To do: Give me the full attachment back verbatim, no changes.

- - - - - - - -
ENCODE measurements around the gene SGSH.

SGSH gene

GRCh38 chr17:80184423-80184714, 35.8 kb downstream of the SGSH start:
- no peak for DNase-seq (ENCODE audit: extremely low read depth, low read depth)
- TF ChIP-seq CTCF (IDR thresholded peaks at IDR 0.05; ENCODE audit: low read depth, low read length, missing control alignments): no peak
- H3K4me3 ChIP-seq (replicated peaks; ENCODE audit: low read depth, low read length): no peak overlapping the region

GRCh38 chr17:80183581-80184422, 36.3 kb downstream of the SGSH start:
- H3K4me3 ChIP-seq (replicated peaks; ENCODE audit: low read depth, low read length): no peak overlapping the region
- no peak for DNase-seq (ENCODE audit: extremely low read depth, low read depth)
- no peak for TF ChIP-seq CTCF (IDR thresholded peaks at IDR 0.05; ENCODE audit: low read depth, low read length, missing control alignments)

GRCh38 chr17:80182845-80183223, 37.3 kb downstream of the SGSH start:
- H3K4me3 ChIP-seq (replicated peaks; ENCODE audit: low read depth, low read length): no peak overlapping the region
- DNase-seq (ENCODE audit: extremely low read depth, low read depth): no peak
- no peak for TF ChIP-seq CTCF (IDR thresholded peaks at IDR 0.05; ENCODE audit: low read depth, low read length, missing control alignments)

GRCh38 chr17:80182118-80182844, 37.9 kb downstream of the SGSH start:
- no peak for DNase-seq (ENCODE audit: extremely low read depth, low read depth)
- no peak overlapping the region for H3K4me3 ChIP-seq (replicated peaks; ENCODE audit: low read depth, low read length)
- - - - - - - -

ENCODE measurements around the gene SGSH.

SGSH gene

GRCh38 chr17:80184423-80184714, 35.8 kb downstream of the SGSH start:
- no peak for DNase-seq (ENCODE audit: extremely low read depth, low read depth)
- TF ChIP-seq CTCF (IDR thresholded peaks at IDR 0.05; ENCODE audit: low read depth, low read length, missing control alignments): no peak
- H3K4me3 ChIP-seq (replicated peaks; ENCODE audit: low read depth, low read length): no peak overlapping the region

GRCh38 chr17:80183581-80184422, 36.3 kb downstream of the SGSH start:
- H3K4me3 ChIP-seq (replicated peaks; ENCODE audit: low read depth, low read length): no peak overlapping the region
- no peak for DNase-seq (ENCODE audit: extremely low read depth, low read depth)
- no peak for TF ChIP-seq CTCF (IDR thresholded peaks at IDR 0.05; ENCODE audit: low read depth, low read length, missing control alignments)

GRCh38 chr17:80182845-80183223, 37.3 kb downstream of the SGSH start:
- H3K4me3 ChIP-seq (replicated peaks; ENCODE audit: low read depth, low read length): no peak overlapping the region
- DNase-seq (ENCODE audit: extremely low read depth, low read depth): no peak
- no peak for TF ChIP-seq CTCF (IDR thresholded peaks at IDR 0.05; ENCODE audit: low read depth, low read length, missing control alignments)

GRCh38 chr17:80182118-80182844, 37.9 kb downstream of the SGSH start:
- no peak for DNase-seq (ENCODE audit: extremely low read depth, low read depth)
- no peak overlapping the region for H3K4me3 ChIP-seq (replicated peaks; ENCODE audit: low read depth, low read length)